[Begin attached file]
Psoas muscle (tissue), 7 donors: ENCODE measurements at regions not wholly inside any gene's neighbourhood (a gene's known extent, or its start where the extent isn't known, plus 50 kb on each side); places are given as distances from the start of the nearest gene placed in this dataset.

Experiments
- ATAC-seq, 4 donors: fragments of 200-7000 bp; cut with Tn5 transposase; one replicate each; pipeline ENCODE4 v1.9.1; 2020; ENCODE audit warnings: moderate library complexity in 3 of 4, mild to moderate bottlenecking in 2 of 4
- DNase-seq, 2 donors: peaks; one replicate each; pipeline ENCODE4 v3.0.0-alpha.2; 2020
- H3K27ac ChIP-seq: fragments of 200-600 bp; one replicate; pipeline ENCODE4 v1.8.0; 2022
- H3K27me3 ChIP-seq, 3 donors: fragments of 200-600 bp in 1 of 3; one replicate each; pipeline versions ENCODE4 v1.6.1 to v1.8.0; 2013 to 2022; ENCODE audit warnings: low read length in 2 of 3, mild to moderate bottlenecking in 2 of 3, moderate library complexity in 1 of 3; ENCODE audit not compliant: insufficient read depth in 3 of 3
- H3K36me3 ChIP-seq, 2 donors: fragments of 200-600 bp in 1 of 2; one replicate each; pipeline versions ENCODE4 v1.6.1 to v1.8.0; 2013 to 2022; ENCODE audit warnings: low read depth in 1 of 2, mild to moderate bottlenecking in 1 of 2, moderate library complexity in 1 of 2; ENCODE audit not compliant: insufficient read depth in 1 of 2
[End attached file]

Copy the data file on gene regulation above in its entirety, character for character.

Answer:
Psoas muscle (tissue), 7 donors: ENCODE measurements at regions not wholly inside any gene's neighbourhood (a gene's known extent, or its start where the extent isn't known, plus 50 kb on each side); places are given as distances from the start of the nearest gene placed in this dataset.

Experiments
- ATAC-seq, 4 donors: fragments of 200-7000 bp; cut with Tn5 transposase; one replicate each; pipeline ENCODE4 v1.9.1; 2020; ENCODE audit warnings: moderate library complexity in 3 of 4, mild to moderate bottlenecking in 2 of 4
- DNase-seq, 2 donors: peaks; one replicate each; pipeline ENCODE4 v3.0.0-alpha.2; 2020
- H3K27ac ChIP-seq: fragments of 200-600 bp; one replicate; pipeline ENCODE4 v1.8.0; 2022
- H3K27me3 ChIP-seq, 3 donors: fragments of 200-600 bp in 1 of 3; one replicate each; pipeline versions ENCODE4 v1.6.1 to v1.8.0; 2013 to 2022; ENCODE audit warnings: low read length in 2 of 3, mild to moderate bottlenecking in 2 of 3, moderate library complexity in 1 of 3; ENCODE audit not compliant: insufficient read depth in 3 of 3
- H3K36me3 ChIP-seq, 2 donors: fragments of 200-600 bp in 1 of 2; one replicate each; pipeline versions ENCODE4 v1.6.1 to v1.8.0; 2013 to 2022; ENCODE audit warnings: low read depth in 1 of 2, mild to moderate bottlenecking in 1 of 2, moderate library complexity in 1 of 2; ENCODE audit not compliant: insufficient read depth in 1 of 2